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Summit of the Americas Unifies, U.S. on the Outs

by W. T. Whitney, Jr.

The Summits of the Americas, a project of the U.S.-dominated Organization of American States, have been bringing Western Hemisphere political leaders together of and on for 18 years. The sixth Summit, hosted April 14–15 by President Juan Manuel Santos in Cartagena, Colombia, highlighted Latin American and Caribbean unity in the face of U.S. and Canadian intransigence.

On the agenda were U.S. policies toward cross-border workers, cheap U.S. and Eurozone money flooding and disrupting regional economies, and proposals for decriminalizing drug consumption. Poverty, access to technologies, and handling of natural disasters were other items.

Yet heads of states left without signing a political declaration signifying consensus. The United States and Canada nixed that customary document because it contained one proposal that Cuba should attend future summits and another that Argentina should regain possession of the Malvinas Islands, now occupied by Great Britain.

The Organization of the American States, having expelled revolutionary Cuba in 1962, readmitted the island nation in 2009. Cuba, however, rejected stipulations imposed by Washington and remained outside. Earlier this year the nine-member Bolivarian Alliance for the Peoples of Our America (ALBA) insisted on Cuban attendance at the Cartagena Summit. Following President Santos’ trip to Havana on March 8 to inform Cuban leaders of U.S. disapproval of the idea, Ecuadorian President Rafael Correa announced that, as a result, his nation would be unrepresented at the Summit. President Daniel Ortega of Nicaragua followed suit.

Greeting delegates, President Santos backed future Cuban participation. He condemned the U.S. anti-Cuban blockade as “an anachronism anchoring us to a long ago era of the cold war.” President Cristina Kirchner of Argentina concurred: “this has to be the last American summit without Cuba.”

Latin American and Caribbean delegates also backed Argentina’s demand upon Great Britain for return of the Malvinas Islands (called the Falklands by the British) — a “struggle against colonialism, says President Kirchner. With the discovery there of underwater oil, control now takes on geopolitical significance lacking in 1982 when British troops expelled Argentinean occupation forces.

Speaking to delegates, U.S. President Barack Obama avoided mention of these contentious issues. He lamented being “caught in a time warp, going back to the 1950s and gunboat diplomacy and Yanquis and the Cold War.” Obama assured El Tiempo newspaper of his “commitment to support the Cuban people.” They ought to be “less dependent on the state that denies them their universal rights,” he said.

Prioritizing trade relations, Obama joined President Santos, Brazilian President Dilma Rousseff, and U.S. business representatives at a parallel Economic Forum. U.S. news media had already highlighted U.S. trade growth with Latin America, new Chinese trade advances in the region, and commercial opportunities in Colombia. Indeed, according to NPR: “Colombia is seen as South America’s rising star.…Foreign investment has quadrupled over the past decade, and Colombia was recently awarded investment grade status.”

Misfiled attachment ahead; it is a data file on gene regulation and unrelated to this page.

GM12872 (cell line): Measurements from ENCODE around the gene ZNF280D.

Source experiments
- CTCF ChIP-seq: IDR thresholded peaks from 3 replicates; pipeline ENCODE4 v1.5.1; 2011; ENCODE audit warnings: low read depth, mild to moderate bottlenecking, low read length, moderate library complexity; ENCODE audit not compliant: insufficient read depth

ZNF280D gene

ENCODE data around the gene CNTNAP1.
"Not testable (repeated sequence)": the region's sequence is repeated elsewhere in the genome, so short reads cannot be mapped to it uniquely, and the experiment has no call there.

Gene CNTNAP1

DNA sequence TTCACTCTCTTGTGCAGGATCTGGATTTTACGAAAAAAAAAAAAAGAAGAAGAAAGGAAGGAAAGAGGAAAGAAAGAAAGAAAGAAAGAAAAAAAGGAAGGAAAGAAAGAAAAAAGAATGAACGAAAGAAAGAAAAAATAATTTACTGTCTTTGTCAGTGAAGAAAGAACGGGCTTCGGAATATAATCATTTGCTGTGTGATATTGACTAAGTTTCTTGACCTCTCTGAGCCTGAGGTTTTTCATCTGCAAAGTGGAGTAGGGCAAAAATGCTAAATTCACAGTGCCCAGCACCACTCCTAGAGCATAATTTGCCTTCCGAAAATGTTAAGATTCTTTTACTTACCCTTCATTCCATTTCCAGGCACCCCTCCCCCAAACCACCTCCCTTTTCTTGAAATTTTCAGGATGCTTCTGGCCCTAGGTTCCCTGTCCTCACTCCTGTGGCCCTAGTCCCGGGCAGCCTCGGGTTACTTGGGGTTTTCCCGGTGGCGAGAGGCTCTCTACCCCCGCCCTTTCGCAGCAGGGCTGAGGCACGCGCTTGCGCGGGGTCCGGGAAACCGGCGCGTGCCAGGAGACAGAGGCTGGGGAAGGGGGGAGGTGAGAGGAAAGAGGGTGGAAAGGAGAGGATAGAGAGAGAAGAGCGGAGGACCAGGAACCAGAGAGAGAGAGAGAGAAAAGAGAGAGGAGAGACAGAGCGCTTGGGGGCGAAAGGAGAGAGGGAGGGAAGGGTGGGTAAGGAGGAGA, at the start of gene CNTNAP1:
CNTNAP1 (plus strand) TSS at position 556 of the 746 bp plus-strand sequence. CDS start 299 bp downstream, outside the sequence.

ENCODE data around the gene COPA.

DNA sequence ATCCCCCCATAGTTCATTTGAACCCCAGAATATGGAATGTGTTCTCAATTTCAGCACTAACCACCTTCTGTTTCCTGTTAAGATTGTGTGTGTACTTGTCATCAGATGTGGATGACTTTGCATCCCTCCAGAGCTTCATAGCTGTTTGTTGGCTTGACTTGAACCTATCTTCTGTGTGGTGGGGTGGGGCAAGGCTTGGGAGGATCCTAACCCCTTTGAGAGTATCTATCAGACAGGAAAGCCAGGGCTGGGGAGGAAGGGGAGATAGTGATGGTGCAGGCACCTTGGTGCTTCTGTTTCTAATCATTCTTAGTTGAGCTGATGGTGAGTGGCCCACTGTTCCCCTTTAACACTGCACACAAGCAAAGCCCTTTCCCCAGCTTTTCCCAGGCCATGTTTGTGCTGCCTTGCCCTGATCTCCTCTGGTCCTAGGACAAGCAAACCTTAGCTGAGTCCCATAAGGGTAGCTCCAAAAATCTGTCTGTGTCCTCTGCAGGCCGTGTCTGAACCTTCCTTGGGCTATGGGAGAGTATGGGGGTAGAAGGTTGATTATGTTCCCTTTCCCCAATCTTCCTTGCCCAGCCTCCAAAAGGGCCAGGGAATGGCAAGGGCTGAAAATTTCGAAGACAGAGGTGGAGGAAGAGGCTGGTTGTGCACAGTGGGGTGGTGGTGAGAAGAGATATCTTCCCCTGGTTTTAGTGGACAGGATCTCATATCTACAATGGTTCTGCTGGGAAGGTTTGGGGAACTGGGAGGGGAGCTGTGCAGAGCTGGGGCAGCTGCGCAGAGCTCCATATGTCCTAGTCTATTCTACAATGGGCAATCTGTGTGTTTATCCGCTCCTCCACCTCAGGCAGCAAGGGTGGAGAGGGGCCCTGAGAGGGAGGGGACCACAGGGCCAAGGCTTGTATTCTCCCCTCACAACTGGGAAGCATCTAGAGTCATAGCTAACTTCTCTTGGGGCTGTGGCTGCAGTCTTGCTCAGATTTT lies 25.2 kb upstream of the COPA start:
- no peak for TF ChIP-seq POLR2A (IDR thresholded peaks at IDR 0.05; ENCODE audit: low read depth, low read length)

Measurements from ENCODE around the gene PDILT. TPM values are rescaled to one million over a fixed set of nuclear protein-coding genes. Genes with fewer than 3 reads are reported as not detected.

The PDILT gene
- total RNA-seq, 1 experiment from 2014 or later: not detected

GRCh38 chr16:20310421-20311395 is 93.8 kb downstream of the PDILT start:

At a press conference Presidents Obama and Santos announced that the U.S.-Colombian so-called Free Trade Agreement (FTA) — “a win for both our countries,” said Obama — would take effect in mid May. What that means, claims United Steelworker lawyer Dan Kovalik and colleagues, is that Colombian and U.S. workers [will] lose their last bit of leverage to stem the tide of anti-union violence and defend the rights of Colombia’s most vulnerable populations.” They point to 30 trade unionists killed last year, six so far this year, and recent paramilitary ransacking of a unionist friend’s home.

The Fifth Summit of the Peoples, the Fourth Summit of Indigenous Leaders of the Americas, and scandal involving President Obama’s security detail also played out in Cartagena. Heavy drinking and use of prostitutes led to 11 Secret Service operatives returning home and five U. S. soldiers being reassigned, with no gain in U.S. prestige.

Poor and indigenous persons were removed from Cartagena streets beforehand. Some 15,000 troops were on hand. President Obama went from airport to hotel accompanied by 30 vehicles. Colombian police blocked unionists and dozens of students attending the Summit of the Peoples from staying at hotels near the Summit of the Americas location.

Venezuelan Foreign Minister Nicolas Maduro replaced ailing President Hugo Chávez at the Summit. Reacting to U.S. and Canadian vetoes on Cuba and the Malvinas, Maduro critiqued an approach that “has nothing to do with the world now existing in Latin America and that is being built throughout the planet.” “There are two Americas,” he said, “one that is ours — fraternal, with solidarity, where we treat each other in terms of equality, and another that’s in decline, with its archaic, obsolete, imperial vision. We are in a new time, from ‘Washington Consensus,’ to consensus without Washington.”